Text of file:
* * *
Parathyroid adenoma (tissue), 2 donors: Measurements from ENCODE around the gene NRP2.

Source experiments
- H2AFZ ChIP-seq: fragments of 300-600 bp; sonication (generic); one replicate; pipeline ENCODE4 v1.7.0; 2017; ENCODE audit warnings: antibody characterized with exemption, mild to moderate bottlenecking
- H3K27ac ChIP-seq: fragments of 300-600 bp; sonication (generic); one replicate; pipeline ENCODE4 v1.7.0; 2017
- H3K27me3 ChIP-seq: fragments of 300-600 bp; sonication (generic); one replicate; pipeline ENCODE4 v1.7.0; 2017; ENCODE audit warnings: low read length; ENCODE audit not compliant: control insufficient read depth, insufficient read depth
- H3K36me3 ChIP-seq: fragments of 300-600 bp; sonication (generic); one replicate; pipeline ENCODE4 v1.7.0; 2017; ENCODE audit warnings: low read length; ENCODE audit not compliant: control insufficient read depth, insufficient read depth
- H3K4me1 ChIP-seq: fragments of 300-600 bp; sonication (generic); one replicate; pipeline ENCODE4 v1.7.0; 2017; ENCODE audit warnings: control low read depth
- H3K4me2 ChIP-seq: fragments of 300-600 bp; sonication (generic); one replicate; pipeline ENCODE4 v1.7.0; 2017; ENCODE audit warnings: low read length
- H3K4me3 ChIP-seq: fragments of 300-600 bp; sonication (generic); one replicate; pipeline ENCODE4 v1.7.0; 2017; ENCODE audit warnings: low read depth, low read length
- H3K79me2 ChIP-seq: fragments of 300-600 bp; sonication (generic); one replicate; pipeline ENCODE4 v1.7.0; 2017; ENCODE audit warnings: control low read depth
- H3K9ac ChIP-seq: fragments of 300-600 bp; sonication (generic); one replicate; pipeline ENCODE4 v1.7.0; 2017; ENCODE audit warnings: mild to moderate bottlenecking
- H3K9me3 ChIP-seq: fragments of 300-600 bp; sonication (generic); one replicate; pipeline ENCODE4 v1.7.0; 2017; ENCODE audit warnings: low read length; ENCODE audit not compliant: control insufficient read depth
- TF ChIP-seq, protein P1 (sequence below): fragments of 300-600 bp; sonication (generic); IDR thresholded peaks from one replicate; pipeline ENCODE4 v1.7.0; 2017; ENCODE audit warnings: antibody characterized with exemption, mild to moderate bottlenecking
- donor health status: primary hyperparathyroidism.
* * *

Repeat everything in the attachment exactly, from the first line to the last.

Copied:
Parathyroid adenoma (tissue), 2 donors: Measurements from ENCODE around the gene NRP2.

Source experiments
- H2AFZ ChIP-seq: fragments of 300-600 bp; sonication (generic); one replicate; pipeline ENCODE4 v1.7.0; 2017; ENCODE audit warnings: antibody characterized with exemption, mild to moderate bottlenecking
- H3K27ac ChIP-seq: fragments of 300-600 bp; sonication (generic); one replicate; pipeline ENCODE4 v1.7.0; 2017
- H3K27me3 ChIP-seq: fragments of 300-600 bp; sonication (generic); one replicate; pipeline ENCODE4 v1.7.0; 2017; ENCODE audit warnings: low read length; ENCODE audit not compliant: control insufficient read depth, insufficient read depth
- H3K36me3 ChIP-seq: fragments of 300-600 bp; sonication (generic); one replicate; pipeline ENCODE4 v1.7.0; 2017; ENCODE audit warnings: low read length; ENCODE audit not compliant: control insufficient read depth, insufficient read depth
- H3K4me1 ChIP-seq: fragments of 300-600 bp; sonication (generic); one replicate; pipeline ENCODE4 v1.7.0; 2017; ENCODE audit warnings: control low read depth
- H3K4me2 ChIP-seq: fragments of 300-600 bp; sonication (generic); one replicate; pipeline ENCODE4 v1.7.0; 2017; ENCODE audit warnings: low read length
- H3K4me3 ChIP-seq: fragments of 300-600 bp; sonication (generic); one replicate; pipeline ENCODE4 v1.7.0; 2017; ENCODE audit warnings: low read depth, low read length
- H3K79me2 ChIP-seq: fragments of 300-600 bp; sonication (generic); one replicate; pipeline ENCODE4 v1.7.0; 2017; ENCODE audit warnings: control low read depth
- H3K9ac ChIP-seq: fragments of 300-600 bp; sonication (generic); one replicate; pipeline ENCODE4 v1.7.0; 2017; ENCODE audit warnings: mild to moderate bottlenecking
- H3K9me3 ChIP-seq: fragments of 300-600 bp; sonication (generic); one replicate; pipeline ENCODE4 v1.7.0; 2017; ENCODE audit warnings: low read length; ENCODE audit not compliant: control insufficient read depth
- TF ChIP-seq, protein P1 (sequence below): fragments of 300-600 bp; sonication (generic); IDR thresholded peaks from one replicate; pipeline ENCODE4 v1.7.0; 2017; ENCODE audit warnings: antibody characterized with exemption, mild to moderate bottlenecking
- donor health status: primary hyperparathyroidism.